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The BioArt Residency enabled creatives to make art not just about science, but with science

Abstract artwork of freeform glowing yellow tubes of light on a black floor

For our BioArtists in Residence, the lab is the artist studio.

The Science Center and Integral Molecular launched the BioArt Residency in 2017 through 2021 as an unparalleled artist-in-residence experience, enabling artists to immerse themselves in a laboratory environment and explore the complexities of scientific research. The artists’ creative interpretations serve to engage broader audiences and stimulate meaningful dialogue around art, science, ethics and privacy.

Our Artists

Talia Greene

April 2021 – June 2021

Talia Greene is a Philadelphia based artist. Her work focuses on the intersection of history and place in site-specific, wallpaper-based installations. Greene reframes our past to shed light on current topics related to social justice and the environment. In 2018 she received a Percent for Art commission to create an interactive mural at the Philadelphia City Archives. Greene has shown her work in exhibitions across the country and is currently an Adjunct Professor at Drexel University.


Rebecca Rutstein

January 2021 – March 2021

Rebecca Rutstein's work expands upon her interests in geology, microbiology, marine science and the undercurrents that continually shape and reshape our world. Much of her practice engages with the visual interplay between micro and macro environments, articulating fractal patterns found in nature. Visualizing data and maps, Rutstein's paintings and installations often juxtapose opposing stylistic and conceptual frameworks: expressive/restrained, graphic/atmospheric, organic/geometric, micro/macro, handmade/mechanized, linear/solid. Through ongoing collaborations with scientists, much of her recent work and upcoming projects focus on the sublime and wonder of the deep sea, shedding light on a world hidden from view. Rutstein attempts to make the invisible visible, to connect the viewer with the natural world. As her work evolves, Rutstein feels passionately about creating interactive and immersive installations meant to deepen one’s connection to these unseen places, processes and networks, forging a dialogue about environmental stewardship in the face of climate change.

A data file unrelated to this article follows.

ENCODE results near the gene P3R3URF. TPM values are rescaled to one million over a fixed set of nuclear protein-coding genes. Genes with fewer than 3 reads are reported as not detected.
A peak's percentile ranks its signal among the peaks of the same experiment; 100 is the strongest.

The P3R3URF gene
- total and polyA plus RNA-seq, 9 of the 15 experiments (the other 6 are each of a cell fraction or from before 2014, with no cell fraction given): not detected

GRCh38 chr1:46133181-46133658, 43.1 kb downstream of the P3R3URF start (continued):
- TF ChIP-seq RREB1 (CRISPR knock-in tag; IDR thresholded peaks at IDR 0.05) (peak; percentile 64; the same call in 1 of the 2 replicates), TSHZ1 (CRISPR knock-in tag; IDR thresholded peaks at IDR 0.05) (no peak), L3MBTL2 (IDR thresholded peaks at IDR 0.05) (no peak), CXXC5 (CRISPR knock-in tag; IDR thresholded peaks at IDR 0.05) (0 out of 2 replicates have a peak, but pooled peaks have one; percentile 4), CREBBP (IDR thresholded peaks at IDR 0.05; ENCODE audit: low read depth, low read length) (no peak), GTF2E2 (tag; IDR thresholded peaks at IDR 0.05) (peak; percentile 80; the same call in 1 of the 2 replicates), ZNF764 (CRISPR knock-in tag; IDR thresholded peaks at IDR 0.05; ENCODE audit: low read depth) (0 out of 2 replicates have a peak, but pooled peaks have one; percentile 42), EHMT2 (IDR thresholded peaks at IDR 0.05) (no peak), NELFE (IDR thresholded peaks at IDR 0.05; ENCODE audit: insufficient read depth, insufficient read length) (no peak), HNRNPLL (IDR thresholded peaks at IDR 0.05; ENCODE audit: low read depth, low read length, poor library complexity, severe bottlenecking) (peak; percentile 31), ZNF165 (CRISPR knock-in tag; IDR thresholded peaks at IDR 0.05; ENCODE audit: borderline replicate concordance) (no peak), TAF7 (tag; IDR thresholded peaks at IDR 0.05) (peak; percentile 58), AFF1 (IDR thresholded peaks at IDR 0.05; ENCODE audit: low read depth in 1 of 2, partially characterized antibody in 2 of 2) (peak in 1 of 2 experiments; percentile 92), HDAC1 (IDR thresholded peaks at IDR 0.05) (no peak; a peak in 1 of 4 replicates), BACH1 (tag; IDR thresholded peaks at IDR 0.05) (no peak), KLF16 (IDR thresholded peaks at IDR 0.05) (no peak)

Mina Zarfsaz

July 2020 – September 2020

Mina Zarfsaz is an interdisciplinary artist, designer and system thinker who works across the fields of art, technology, philosophy, architecture and design. Her work seeks to invert common tools and social control to create dialogue, exchange critical perspectives, generate questions and ideally inspire a better understanding of what we perceive as reality and its representations. Zarfsaz’s work explores grey areas that make humans complicated and interesting. Her immersive, or participatory projects invite the spectator to reconsider empathy by situating them at the center of a performative act and aim at creating uniquely effective spaces that forge intimate and visceral connections between audience members, changing paradigms and behavior.